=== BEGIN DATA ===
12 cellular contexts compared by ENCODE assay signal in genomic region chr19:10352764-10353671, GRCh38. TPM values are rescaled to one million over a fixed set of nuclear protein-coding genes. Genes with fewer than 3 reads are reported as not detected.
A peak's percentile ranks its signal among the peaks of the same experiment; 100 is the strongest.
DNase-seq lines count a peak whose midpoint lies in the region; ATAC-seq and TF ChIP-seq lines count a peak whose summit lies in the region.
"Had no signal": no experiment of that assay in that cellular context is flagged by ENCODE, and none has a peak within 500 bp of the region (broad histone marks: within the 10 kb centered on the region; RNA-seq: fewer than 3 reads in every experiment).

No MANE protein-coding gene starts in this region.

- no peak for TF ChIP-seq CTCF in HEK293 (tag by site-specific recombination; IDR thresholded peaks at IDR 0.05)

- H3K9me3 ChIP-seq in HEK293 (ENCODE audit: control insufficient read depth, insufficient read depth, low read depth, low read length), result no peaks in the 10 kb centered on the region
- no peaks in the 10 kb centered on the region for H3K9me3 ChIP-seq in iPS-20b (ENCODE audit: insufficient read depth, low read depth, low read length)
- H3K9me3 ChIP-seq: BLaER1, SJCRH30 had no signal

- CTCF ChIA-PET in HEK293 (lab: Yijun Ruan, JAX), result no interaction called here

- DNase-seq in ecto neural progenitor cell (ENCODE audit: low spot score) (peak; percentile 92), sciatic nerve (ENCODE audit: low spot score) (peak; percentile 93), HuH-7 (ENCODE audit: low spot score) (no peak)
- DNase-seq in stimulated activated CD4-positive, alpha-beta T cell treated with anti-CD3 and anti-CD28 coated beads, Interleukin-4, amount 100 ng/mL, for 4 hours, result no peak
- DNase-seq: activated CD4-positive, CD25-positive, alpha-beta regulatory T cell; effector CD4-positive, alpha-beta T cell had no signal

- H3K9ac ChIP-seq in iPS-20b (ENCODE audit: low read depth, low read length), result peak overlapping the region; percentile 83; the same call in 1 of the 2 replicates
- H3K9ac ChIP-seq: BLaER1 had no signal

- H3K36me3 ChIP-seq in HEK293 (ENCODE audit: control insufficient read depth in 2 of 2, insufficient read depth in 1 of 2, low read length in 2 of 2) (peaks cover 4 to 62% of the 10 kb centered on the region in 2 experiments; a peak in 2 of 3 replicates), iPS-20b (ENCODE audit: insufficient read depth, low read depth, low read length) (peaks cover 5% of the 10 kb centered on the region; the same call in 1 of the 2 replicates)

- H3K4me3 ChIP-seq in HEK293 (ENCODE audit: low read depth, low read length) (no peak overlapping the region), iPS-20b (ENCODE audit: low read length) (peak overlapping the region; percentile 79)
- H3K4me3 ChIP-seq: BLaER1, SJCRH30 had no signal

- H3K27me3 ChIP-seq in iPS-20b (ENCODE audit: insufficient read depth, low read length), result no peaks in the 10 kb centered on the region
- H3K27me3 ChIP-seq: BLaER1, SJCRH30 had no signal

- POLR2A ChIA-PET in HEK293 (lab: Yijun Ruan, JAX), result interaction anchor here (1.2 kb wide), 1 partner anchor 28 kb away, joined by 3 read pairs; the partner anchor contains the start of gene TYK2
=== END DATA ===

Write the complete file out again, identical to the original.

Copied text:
12 cellular contexts compared by ENCODE assay signal in genomic region chr19:10352764-10353671, GRCh38. TPM values are rescaled to one million over a fixed set of nuclear protein-coding genes. Genes with fewer than 3 reads are reported as not detected.
A peak's percentile ranks its signal among the peaks of the same experiment; 100 is the strongest.
DNase-seq lines count a peak whose midpoint lies in the region; ATAC-seq and TF ChIP-seq lines count a peak whose summit lies in the region.
"Had no signal": no experiment of that assay in that cellular context is flagged by ENCODE, and none has a peak within 500 bp of the region (broad histone marks: within the 10 kb centered on the region; RNA-seq: fewer than 3 reads in every experiment).

No MANE protein-coding gene starts in this region.

- no peak for TF ChIP-seq CTCF in HEK293 (tag by site-specific recombination; IDR thresholded peaks at IDR 0.05)

- H3K9me3 ChIP-seq in HEK293 (ENCODE audit: control insufficient read depth, insufficient read depth, low read depth, low read length), result no peaks in the 10 kb centered on the region
- no peaks in the 10 kb centered on the region for H3K9me3 ChIP-seq in iPS-20b (ENCODE audit: insufficient read depth, low read depth, low read length)
- H3K9me3 ChIP-seq: BLaER1, SJCRH30 had no signal

- CTCF ChIA-PET in HEK293 (lab: Yijun Ruan, JAX), result no interaction called here

- DNase-seq in ecto neural progenitor cell (ENCODE audit: low spot score) (peak; percentile 92), sciatic nerve (ENCODE audit: low spot score) (peak; percentile 93), HuH-7 (ENCODE audit: low spot score) (no peak)
- DNase-seq in stimulated activated CD4-positive, alpha-beta T cell treated with anti-CD3 and anti-CD28 coated beads, Interleukin-4, amount 100 ng/mL, for 4 hours, result no peak
- DNase-seq: activated CD4-positive, CD25-positive, alpha-beta regulatory T cell; effector CD4-positive, alpha-beta T cell had no signal

- H3K9ac ChIP-seq in iPS-20b (ENCODE audit: low read depth, low read length), result peak overlapping the region; percentile 83; the same call in 1 of the 2 replicates
- H3K9ac ChIP-seq: BLaER1 had no signal

- H3K36me3 ChIP-seq in HEK293 (ENCODE audit: control insufficient read depth in 2 of 2, insufficient read depth in 1 of 2, low read length in 2 of 2) (peaks cover 4 to 62% of the 10 kb centered on the region in 2 experiments; a peak in 2 of 3 replicates), iPS-20b (ENCODE audit: insufficient read depth, low read depth, low read length) (peaks cover 5% of the 10 kb centered on the region; the same call in 1 of the 2 replicates)

- H3K4me3 ChIP-seq in HEK293 (ENCODE audit: low read depth, low read length) (no peak overlapping the region), iPS-20b (ENCODE audit: low read length) (peak overlapping the region; percentile 79)
- H3K4me3 ChIP-seq: BLaER1, SJCRH30 had no signal

- H3K27me3 ChIP-seq in iPS-20b (ENCODE audit: insufficient read depth, low read length), result no peaks in the 10 kb centered on the region
- H3K27me3 ChIP-seq: BLaER1, SJCRH30 had no signal

- POLR2A ChIA-PET in HEK293 (lab: Yijun Ruan, JAX), result interaction anchor here (1.2 kb wide), 1 partner anchor 28 kb away, joined by 3 read pairs; the partner anchor contains the start of gene TYK2